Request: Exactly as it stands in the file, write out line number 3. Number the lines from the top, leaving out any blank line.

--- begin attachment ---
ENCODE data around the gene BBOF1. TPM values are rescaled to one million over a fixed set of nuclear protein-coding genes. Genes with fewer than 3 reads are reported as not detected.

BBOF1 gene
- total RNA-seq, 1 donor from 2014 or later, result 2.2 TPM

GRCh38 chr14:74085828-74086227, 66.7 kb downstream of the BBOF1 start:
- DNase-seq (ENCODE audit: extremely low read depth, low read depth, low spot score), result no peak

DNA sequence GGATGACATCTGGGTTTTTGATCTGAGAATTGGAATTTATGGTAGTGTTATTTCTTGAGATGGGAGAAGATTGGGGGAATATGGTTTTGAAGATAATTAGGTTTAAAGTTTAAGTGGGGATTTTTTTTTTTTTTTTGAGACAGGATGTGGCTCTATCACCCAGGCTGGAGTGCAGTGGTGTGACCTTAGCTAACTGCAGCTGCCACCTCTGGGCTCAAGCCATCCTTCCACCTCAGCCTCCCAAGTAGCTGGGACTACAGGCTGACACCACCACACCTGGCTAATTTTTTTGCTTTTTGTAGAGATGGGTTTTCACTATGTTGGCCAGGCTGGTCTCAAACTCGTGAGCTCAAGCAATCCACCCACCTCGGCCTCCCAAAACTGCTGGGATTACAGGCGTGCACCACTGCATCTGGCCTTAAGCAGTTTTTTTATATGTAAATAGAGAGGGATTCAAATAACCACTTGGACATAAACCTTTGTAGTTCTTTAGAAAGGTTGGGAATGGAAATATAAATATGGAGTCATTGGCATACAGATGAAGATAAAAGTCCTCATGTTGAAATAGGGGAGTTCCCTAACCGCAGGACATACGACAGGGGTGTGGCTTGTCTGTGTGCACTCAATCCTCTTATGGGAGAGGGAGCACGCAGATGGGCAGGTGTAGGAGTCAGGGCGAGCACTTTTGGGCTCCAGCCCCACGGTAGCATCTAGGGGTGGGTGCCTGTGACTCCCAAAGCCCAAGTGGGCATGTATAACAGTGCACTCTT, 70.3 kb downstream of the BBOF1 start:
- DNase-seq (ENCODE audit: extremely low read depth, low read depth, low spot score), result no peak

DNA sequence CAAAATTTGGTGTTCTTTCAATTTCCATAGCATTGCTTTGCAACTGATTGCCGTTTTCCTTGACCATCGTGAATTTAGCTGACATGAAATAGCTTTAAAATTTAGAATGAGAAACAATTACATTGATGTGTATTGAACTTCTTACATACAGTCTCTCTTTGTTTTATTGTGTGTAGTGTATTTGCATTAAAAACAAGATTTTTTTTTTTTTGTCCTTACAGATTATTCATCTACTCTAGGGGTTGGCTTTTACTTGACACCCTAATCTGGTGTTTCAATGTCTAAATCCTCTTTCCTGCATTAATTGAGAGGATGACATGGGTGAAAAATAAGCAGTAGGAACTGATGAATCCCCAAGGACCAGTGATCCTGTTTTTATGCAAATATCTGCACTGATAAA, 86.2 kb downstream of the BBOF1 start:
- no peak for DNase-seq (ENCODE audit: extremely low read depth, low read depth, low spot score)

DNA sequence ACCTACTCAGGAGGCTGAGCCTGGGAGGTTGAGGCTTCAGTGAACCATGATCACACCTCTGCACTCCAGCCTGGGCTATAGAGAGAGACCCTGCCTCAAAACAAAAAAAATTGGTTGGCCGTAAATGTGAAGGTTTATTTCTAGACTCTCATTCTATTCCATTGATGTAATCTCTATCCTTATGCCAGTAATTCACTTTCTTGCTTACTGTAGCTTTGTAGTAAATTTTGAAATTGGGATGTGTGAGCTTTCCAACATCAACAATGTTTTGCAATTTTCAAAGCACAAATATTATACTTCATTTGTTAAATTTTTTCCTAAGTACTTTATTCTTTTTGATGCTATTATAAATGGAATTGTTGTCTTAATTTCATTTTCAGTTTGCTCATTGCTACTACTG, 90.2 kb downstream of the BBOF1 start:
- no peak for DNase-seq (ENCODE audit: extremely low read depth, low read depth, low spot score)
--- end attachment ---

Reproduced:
- total RNA-seq, 1 donor from 2014 or later, result 2.2 TPM